Saturday, February 15, 2003

Economy might be shaking the flu

Key data show spike in January

By Jeannine Aversa
The Associated Press

WASHINGTON - Big industry broke out of the doldrums in January, turning in its strongest performance in six months, and businesses boosted stockpiles in December to satisfy consumers' appetites. They're promising signs for a struggling economy.

Production at the nation's factories, mines and utilities, which had been mired in a funk, shot up by 0.7 percent last month, the Federal Reserve reported Friday. That was a turnaround from the steep drop of 0.4 percent registered in December and marked the best showing since July.

The industrial sector, hardest hit by the 2001 recession, has been the biggest drag on the economy's struggle to get back to full throttle. But the Fed's report offered hope that the battered sector may be seeing better days ahead.

"The broad-based improvements in manufacturing output point to a revival in that sector," Joel Naroff, president of Naroff Economic Advisors said.

In other encouraging news, businesses increased inventories of unsold goods in December by 0.6 percent, twice as big as November's rise and the eighth month in a row that supplies were boosted, the Commerce Department reported. Businesses' sales rose 0.2 percent in December, up from a 0.1 percent rise.

"The U.S. economic patient is still not totally healthy. It, however, has avoided the worst ravages of the flu and seems to be showing some signs of recovery," said Lynn Reaser, chief economist at Banc of America Capital Management.

"The flu season is still not over, and the economy could see some near-term setbacks. However, over the next few months, the patient should regain its strength."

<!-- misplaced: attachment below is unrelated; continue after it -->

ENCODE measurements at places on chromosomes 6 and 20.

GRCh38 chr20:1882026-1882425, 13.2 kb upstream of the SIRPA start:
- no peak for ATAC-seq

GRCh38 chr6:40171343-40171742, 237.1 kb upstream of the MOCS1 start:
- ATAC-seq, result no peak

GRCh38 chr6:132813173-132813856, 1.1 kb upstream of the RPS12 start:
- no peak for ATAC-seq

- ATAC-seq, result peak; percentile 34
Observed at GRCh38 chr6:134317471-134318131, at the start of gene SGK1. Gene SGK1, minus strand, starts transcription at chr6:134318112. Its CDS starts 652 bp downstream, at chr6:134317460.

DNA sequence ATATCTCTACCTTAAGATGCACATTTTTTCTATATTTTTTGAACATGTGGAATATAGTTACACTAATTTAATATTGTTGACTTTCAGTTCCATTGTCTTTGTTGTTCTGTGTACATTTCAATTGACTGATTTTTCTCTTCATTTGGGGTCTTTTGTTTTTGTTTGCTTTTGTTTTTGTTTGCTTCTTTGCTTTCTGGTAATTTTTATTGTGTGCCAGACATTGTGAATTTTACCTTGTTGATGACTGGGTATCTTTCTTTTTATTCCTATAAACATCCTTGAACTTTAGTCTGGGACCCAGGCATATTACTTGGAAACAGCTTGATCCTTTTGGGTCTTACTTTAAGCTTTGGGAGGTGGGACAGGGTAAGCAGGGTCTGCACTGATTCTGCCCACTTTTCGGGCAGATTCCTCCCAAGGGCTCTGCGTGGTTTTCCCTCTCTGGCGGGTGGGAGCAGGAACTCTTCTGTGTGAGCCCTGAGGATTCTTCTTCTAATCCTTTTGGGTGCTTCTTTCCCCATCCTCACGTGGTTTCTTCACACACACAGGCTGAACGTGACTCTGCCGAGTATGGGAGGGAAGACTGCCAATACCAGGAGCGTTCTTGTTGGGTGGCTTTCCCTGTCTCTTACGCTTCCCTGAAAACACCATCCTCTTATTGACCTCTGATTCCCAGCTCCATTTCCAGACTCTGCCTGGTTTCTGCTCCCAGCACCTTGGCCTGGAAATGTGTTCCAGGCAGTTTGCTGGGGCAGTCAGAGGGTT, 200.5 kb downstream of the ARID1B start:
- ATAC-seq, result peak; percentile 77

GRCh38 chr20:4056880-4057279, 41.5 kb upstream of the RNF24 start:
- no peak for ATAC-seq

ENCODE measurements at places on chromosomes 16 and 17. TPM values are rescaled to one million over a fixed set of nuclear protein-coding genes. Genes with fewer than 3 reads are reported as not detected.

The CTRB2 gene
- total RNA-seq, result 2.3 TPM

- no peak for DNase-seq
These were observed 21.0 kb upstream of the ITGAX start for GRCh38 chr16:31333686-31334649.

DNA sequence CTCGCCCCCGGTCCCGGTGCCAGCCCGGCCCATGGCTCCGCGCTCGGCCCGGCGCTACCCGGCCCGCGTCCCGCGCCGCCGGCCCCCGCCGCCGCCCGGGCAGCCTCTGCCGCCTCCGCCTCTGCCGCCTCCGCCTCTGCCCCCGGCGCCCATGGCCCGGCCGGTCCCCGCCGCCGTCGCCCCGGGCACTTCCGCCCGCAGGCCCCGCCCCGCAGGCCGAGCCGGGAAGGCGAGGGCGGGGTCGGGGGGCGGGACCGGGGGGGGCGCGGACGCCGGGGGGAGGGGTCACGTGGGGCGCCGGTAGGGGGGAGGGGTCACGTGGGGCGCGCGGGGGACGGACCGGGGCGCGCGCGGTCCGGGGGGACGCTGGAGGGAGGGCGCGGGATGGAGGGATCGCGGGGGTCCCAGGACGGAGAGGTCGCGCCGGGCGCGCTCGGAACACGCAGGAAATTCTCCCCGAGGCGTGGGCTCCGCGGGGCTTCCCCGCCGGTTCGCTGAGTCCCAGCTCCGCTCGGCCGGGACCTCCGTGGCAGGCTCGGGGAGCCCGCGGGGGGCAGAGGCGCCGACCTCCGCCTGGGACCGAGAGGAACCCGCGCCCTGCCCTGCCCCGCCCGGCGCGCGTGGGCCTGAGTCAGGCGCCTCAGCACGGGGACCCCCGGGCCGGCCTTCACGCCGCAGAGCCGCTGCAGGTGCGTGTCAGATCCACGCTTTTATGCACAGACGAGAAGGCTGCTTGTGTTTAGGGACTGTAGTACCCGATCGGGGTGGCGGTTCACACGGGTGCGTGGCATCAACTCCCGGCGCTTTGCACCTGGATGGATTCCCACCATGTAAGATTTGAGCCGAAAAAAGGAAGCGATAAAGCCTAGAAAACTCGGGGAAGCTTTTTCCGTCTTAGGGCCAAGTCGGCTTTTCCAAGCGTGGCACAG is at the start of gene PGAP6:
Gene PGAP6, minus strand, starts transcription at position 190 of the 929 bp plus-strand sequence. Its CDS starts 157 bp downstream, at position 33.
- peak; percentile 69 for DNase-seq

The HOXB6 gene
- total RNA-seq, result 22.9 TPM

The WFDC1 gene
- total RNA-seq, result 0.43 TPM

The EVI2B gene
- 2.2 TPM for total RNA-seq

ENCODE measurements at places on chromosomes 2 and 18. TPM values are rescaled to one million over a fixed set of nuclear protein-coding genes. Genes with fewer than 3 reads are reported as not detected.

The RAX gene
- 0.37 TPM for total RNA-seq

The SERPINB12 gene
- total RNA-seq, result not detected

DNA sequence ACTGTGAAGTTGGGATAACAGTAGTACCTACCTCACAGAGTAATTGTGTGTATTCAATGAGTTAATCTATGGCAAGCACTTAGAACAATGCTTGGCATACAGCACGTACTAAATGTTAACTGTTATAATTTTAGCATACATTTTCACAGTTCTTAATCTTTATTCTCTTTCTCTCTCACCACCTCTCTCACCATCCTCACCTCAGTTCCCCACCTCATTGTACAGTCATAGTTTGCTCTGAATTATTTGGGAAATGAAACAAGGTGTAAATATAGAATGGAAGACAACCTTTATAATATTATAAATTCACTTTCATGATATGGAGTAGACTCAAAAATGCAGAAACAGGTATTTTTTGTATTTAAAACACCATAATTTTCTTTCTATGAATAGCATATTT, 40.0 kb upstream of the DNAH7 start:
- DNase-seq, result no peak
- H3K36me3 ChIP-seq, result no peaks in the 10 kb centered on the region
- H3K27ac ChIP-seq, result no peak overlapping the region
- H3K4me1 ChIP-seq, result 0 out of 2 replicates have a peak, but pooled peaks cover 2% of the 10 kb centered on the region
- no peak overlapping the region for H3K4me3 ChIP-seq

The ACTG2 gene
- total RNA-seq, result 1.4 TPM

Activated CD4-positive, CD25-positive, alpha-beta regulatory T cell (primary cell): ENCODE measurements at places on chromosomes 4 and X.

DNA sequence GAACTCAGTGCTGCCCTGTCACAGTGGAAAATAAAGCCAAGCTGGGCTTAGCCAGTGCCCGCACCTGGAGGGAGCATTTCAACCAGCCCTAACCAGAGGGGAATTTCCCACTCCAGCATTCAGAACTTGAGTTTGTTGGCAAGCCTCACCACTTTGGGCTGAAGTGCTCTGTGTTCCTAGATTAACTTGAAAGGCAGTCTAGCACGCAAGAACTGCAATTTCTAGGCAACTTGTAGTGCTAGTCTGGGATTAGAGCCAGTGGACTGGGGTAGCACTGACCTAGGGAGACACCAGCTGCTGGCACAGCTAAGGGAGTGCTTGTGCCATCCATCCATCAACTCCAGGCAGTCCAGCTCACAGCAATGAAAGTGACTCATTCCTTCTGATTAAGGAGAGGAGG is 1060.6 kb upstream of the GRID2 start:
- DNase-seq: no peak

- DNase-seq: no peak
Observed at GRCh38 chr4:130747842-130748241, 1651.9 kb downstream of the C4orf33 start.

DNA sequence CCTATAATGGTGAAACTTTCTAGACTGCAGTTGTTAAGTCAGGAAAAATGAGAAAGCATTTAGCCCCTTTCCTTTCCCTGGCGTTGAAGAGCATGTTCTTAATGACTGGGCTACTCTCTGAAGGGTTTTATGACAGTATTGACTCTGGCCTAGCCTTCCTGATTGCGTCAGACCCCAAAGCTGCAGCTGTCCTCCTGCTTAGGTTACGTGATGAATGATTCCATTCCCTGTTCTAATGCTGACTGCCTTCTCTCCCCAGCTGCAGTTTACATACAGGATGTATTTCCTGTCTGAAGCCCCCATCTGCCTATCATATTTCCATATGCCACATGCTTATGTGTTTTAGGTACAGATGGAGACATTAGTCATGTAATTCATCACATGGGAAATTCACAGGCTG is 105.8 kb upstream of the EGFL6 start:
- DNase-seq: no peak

Consumers, businesses and investors have been shaken by fears of war with Iraq and the possibility of fresh terror attacks on the United States. Those worries could cause a pullback in consumer and business spending, which would deal a setback to the recovery.

A preliminary report showed on Friday that the University of Michigan's consumer sentiment index sank to 79.2 in February, down from 82.4 in January.

The economy has been coping with uneven growth as a quarter of strength has been followed by three months of weakness. And businesses have been struggling, especially, to try to gauge demand for their goods during these muddled economic times.

The biggest factor holding back the economy's recovery is the reluctance of businesses to make big commitments in hiring and in capital spending, partly because of uneasiness about war and generally to an uncertain business environment.

The Federal Reserve's report Friday showed that production at factories, which account for most industrial output tracked by the Fed, rose by a solid 0.5 percent in January, largely reflecting a boost in automobile production. That marked a big improvement over the 0.4 percent drop in factory output registered in December.

Production at gas and electric utilities rose 4 percent last month, compared with a 1.4 percent drop in December, as demand was stoked by colder weather.

At mines, however, production fell 1.2 percent, more than reversing a 1 percent gain posted in December.

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